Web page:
We've updated our Privacy Policy to make it clearer how we use your personal data.

We use cookies to provide you with a better experience. You can read our Cookie Policy here.

Advertisement
Stem Cells Provide new Tool for Studying Disease and Identifying ALS Drugs
News

Stem Cells Provide new Tool for Studying Disease and Identifying ALS Drugs

Stem Cells Provide new Tool for Studying Disease and Identifying ALS Drugs
News

Stem Cells Provide new Tool for Studying Disease and Identifying ALS Drugs

Read time:
 

Want a FREE PDF version of This News Story?

Complete the form below and we will email you a PDF version of "Stem Cells Provide new Tool for Studying Disease and Identifying ALS Drugs"

First Name*
Last Name*
Email Address*
Country*
Company Type*
Job Function*
Would you like to receive further email communication from Technology Networks?

Technology Networks Ltd. needs the contact information you provide to us to contact you about our products and services. You may unsubscribe from these communications at any time. For information on how to unsubscribe, as well as our privacy practices and commitment to protecting your privacy, check out our Privacy Policy

Results of two studies funded by Project A.L.S. and appearing in advance online publication of Nature Neuroscience demonstrate that embryonic stem cells may provide a new tool for studying disease mechanisms and for identifying drugs to slow ALS, also known as Lou Gehrig's disease.

Both studies were completed by researchers participating in an ongoing collaboration with the Project A.L.S./Jenifer Estess Laboratory for Stem Cell Research, the world's first and only privately funded laboratory focused exclusively on stem cells and ALS.

The complementary studies, led by Kevin Eggan, of the Harvard Stem Cell Institute, and Serge Przedborski, of Columbia University Medical Center compellingly demonstrate that embryonic stem cells can be used to create an in vitro model of ALS, a fatal neurodegenerative disease that selectively destroys motor neurons, messenger cells responsible for virtually all voluntary movement.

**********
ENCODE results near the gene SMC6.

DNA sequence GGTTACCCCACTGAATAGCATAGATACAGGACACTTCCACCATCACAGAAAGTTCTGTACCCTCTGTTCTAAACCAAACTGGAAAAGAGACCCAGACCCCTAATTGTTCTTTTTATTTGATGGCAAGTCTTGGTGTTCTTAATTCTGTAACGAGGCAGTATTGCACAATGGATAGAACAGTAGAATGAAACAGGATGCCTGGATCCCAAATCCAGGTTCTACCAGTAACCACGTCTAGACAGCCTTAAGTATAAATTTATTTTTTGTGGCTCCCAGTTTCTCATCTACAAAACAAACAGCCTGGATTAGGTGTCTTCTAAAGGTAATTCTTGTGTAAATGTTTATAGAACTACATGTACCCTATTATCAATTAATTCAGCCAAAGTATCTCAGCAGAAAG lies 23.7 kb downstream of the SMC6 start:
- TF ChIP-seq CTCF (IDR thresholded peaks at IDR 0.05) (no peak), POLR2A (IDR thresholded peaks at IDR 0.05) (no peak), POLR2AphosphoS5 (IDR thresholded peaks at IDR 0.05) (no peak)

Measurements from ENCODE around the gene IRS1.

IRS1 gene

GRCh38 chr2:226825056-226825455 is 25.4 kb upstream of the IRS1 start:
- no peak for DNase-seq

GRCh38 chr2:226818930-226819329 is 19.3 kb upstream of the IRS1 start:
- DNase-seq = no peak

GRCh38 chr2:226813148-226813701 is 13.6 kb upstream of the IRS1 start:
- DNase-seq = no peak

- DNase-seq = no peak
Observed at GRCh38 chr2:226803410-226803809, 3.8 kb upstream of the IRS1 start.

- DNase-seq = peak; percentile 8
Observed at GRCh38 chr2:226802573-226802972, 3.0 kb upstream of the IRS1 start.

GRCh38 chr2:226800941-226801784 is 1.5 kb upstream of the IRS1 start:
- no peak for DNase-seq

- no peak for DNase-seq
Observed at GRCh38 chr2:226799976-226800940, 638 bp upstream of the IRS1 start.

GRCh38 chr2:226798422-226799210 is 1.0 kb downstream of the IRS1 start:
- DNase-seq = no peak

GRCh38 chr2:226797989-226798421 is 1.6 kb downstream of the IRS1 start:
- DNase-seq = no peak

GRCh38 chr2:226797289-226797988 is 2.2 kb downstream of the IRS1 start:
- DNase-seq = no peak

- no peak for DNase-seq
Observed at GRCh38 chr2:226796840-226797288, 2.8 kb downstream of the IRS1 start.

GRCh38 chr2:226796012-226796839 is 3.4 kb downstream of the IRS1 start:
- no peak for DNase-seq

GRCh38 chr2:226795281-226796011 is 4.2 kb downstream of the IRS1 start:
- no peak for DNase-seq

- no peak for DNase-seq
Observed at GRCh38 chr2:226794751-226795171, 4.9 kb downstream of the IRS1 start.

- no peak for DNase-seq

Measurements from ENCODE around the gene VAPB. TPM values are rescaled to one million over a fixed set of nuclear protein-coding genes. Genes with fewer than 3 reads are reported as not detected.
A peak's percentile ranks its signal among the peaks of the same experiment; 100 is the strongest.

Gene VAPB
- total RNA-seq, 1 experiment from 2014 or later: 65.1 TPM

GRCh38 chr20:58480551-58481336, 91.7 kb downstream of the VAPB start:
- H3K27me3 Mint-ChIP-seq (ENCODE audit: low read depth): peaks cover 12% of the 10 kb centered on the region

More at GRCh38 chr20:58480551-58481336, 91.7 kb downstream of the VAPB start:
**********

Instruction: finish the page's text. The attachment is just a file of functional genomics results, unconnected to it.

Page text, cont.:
Until now, scientists have not known whether motor neurons in ALS die because of a problem within the cell—or from outside the cell. The study by Eggan's group describes successful use of a novel embryonic stem cell-based model for ALS that will help scientists to answer this and other questions. Utilizing this model both Eggan and Przedborski's group observed that non-neuronal cells called astrocytes may have a toxic effect on motor neurons in ALS.

The Columbia study provides further evidence that astrocytes are toxic to motor neurons in ALS. The Columbia team's discovery of astrocyte-toxic mediators provides not only an insight into how the damage associated with ALS occurs, and a potential biomarker for early diagnosis of the disease - but also provides a target for potential new therapies aimed at slowing motor neuron degeneration in ALS.

"That's what happens when scientists from major institutions work together toward shared goals. Project A.L.S. prides itself on building productive research teams from elegant parts," said Valerie Estess, director of research for Project A.L.S.

"The remarkable interest, curiosity and open-mindedness for new and promising lines of research is emblematic of Project A.L.S.," added Serge Przedborski, Page and William Black Professor of Neurology, at Columbia.

Advertisement